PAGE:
I had krypto test at 15 and histamine test at 70. Might of had some limited light exposure but mostly low light after and into freezer quickly. Sounds like should focus on pyroll first, then retest wbc?

    Folate is confusing, had high end homocyeistine
    levels and was told to take methlated folate. When folate blood test came back high, seemed odd to take more of it. So thanks again for the extra detail. Have seen web info for trimethylglycine helping with homocyeistine and under methyl.

    Is b12 in methylated form good for undermethylation?

    Have you found that once things were stabilized could you have limited amounts of foods with copper? I think avacodos are high in copper too.

    If a person avoided most processed foods and then any supps with folate then would some greens a few times per week balancing things out?

    1. Hi Steve,
      You are most welcome. I do enjoy high copper foods once in a while such as an ounce of raw dark chocolate and a few almonds here and there, but for the most part, I stay away from them. It’s important to stay on a low folate diet.

      1. Dear Sami,
        What would be other high copper foods you would suggest one to avoid if suffering from a copper overload?
        Thank you in advance!
        Kind regards,
        Dorina

  27. Hi Sami. I’ve been ayi g around with supplements since getting my 23&Me resumts back. Good results with SAM-e, added more supps to support but now am needing help to fine tune. Still need to get tested for histamine and copper and the rest.

    My question is this: is it possible that with SAM-e and too many other supplements I pushed into overmethylation? I ask because one night I woke with really busy thoughts (as usual) and thought it felt like overstimulation due to excess neurotransmitters (I have homozyg MAOA) so I took 800mcg Metafolin, chewed it up and held it under my tongue and the mind calmed down in minutes.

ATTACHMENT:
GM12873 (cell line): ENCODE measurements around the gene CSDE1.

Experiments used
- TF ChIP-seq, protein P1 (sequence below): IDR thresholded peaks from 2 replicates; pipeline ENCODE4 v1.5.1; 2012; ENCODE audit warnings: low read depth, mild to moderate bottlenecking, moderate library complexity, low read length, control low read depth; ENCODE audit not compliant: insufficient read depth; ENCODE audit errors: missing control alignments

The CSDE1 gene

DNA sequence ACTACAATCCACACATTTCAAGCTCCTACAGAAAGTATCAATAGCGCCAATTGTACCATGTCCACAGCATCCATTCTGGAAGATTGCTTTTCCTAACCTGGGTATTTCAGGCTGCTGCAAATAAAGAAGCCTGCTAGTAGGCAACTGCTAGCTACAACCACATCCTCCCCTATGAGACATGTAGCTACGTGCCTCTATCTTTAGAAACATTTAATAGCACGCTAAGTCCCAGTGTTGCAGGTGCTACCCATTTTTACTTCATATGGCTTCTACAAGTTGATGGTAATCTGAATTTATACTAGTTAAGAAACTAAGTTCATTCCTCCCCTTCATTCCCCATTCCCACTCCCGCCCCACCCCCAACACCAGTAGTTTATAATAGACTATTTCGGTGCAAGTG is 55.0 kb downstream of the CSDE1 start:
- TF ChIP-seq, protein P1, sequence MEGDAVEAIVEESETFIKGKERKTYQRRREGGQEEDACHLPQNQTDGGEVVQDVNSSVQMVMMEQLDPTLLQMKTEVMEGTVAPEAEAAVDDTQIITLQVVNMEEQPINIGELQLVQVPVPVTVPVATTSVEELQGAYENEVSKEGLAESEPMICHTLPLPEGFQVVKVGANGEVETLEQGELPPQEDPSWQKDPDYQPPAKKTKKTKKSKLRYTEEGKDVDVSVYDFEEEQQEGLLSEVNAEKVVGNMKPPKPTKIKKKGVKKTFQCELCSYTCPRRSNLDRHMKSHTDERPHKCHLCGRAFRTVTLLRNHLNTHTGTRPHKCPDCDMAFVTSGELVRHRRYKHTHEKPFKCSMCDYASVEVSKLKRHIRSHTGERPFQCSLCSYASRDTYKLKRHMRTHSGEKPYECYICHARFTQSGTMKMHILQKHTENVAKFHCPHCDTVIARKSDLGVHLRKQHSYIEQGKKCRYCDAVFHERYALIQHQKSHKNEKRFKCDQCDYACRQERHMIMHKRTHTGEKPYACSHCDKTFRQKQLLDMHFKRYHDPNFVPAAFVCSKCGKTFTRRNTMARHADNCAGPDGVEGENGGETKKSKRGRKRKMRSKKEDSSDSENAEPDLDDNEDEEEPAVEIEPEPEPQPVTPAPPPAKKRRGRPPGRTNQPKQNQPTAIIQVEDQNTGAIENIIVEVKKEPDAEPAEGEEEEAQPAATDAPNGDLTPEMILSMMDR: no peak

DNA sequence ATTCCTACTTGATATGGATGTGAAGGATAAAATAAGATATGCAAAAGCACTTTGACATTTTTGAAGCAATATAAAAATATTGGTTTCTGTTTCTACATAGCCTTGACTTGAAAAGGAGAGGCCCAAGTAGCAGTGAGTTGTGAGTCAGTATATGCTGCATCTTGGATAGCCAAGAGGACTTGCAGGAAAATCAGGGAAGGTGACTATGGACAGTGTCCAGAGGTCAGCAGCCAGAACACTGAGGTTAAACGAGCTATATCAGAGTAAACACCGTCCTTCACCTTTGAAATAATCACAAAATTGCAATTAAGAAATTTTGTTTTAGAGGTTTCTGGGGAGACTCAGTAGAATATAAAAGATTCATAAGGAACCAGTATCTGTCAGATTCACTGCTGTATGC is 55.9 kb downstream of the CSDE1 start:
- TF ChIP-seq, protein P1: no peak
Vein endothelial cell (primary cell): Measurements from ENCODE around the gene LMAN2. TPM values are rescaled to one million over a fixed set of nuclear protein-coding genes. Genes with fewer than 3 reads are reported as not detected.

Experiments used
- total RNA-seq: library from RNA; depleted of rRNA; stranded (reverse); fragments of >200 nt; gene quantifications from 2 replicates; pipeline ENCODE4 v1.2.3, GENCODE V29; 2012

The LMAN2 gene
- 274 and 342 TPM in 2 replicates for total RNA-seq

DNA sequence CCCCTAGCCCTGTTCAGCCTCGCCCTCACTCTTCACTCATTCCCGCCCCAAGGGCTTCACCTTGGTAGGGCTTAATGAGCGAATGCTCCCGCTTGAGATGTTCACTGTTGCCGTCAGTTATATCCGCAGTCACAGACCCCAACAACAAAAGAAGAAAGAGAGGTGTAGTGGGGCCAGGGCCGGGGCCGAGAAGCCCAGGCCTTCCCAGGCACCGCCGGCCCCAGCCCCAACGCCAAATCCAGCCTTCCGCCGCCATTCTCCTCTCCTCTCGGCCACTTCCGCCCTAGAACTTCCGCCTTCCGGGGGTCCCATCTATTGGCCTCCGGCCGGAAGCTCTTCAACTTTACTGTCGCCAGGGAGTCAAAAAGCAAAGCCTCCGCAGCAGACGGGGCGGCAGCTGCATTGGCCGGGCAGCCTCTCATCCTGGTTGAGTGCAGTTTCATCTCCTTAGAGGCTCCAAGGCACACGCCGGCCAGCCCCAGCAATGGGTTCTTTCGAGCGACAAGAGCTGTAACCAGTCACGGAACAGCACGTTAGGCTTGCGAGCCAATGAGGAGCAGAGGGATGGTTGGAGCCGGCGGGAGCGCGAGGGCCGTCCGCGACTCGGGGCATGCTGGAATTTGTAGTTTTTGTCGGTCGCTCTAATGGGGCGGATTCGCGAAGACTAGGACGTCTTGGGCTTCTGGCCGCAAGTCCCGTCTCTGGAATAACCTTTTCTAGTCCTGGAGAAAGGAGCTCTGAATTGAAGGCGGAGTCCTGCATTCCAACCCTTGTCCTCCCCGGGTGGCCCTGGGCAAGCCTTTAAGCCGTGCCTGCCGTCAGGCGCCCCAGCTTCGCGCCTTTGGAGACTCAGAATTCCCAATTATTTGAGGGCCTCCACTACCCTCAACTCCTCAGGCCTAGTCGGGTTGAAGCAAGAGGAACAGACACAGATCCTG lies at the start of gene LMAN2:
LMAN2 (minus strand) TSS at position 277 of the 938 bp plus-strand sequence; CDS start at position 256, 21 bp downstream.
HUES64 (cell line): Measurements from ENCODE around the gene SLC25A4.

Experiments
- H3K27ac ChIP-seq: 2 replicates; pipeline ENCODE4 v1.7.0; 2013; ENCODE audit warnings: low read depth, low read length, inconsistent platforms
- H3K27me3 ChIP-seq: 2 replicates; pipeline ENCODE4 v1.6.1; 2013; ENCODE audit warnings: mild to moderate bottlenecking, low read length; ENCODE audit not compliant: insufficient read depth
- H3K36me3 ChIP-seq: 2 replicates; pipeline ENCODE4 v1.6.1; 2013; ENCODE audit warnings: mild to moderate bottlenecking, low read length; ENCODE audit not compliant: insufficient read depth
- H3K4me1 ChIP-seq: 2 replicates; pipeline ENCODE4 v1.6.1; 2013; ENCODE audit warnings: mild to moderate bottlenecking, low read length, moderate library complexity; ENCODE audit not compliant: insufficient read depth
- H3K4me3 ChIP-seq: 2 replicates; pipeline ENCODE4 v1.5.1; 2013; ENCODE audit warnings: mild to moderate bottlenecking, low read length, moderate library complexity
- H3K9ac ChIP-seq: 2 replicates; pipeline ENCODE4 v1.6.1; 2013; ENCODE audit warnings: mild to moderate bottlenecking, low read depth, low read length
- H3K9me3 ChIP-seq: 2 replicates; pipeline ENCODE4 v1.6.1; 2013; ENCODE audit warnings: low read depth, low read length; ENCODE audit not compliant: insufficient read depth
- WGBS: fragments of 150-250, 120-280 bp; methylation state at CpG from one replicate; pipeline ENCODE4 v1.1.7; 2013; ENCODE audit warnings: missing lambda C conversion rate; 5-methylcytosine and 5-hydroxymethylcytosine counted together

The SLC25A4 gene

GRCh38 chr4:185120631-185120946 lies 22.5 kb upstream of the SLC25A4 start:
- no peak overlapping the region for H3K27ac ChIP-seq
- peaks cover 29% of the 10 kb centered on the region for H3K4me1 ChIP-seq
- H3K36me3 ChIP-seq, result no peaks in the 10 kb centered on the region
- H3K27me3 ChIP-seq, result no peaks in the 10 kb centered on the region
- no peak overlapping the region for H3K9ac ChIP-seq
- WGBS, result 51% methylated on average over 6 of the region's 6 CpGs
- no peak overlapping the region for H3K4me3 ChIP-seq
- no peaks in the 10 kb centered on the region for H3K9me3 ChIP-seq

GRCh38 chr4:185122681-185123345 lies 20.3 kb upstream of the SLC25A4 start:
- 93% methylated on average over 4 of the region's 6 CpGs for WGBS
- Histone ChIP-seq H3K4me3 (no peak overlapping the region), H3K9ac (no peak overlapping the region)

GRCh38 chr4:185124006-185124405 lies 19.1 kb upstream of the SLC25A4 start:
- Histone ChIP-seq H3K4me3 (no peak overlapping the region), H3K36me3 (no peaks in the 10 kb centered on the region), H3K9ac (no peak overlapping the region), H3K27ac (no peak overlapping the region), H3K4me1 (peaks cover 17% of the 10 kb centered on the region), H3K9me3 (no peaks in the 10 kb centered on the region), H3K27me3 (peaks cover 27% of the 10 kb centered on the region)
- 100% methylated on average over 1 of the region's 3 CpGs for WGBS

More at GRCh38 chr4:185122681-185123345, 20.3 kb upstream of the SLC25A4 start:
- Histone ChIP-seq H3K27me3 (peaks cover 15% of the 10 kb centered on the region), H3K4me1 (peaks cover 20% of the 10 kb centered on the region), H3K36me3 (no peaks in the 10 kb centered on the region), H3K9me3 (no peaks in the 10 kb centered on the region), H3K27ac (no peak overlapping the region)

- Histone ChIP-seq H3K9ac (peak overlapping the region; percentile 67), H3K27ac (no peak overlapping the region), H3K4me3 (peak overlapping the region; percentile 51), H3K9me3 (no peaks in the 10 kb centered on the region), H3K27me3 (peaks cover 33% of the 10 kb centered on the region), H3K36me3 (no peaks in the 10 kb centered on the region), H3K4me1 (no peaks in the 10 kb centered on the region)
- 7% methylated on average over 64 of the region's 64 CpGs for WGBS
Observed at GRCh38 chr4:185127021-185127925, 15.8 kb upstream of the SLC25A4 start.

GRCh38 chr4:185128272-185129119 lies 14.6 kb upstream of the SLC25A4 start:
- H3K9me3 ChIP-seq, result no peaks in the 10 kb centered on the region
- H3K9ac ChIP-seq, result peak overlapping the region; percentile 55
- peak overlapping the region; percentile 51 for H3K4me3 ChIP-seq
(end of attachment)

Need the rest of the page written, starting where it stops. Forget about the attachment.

I know I am an undermethylator, although I have symptoms of overmethylation too, so thjs didn’t make sense to me. I worry that I take too many supps and am now in strange new territory.

    Also, do you trust Doctor’s Data for testing or is it best to stay with Direct Healthcare?

    Thank you.

    1. Hi Simon,
      I don’t recommend taking nutrients without testing first. The overstimulation could be from a variety of things, so it’s difficult to know without a thorough assessment. Keep in mind that under and over methylation symptoms can be misconstrued, especially if you have pyrrole disorder.

      1. Hi Bob,
        It’s not possible to eliminate dietary folate, but yes, I do maintain a low folate diet with occasional greens/romaine, etc. I do love a good caesar salad!

  28. I’m really confused … is there a simple comprehensive explanation to all this. I am overwhelmed even at this stage.

    1. Hi Julietta,
      I completely understand how you feel! This is very complex and at times confusing science. The best way I can break this down is that if you struggle with any kind of cognitive issue, it’s best to get properly tested before taking any form of folate (from food or supplements). Depending on your biotype, it may make you feel worse (if you are already low in serotonin) or better (if you have an abundance of it) because folate itself lowers serotonin. I trust this is helpful.

  29. I don’t understand how folate from spinach and other veggies could be bad for undermethylated individuals. Why would folate deplete methyl when I’ve read over and over again that it is critical not only in methylation, but also in the production of glutathione and neurotransmitters, for regulating DNA, for keeping toxic homocysteine levels down, for determining which genes get turned on/off, for preventing diseases and depression, etc.? If I were to cut folate-rich vegetables from my diet, I would think my mental and physical health would suffer, not improve.

    1. Hi Kara,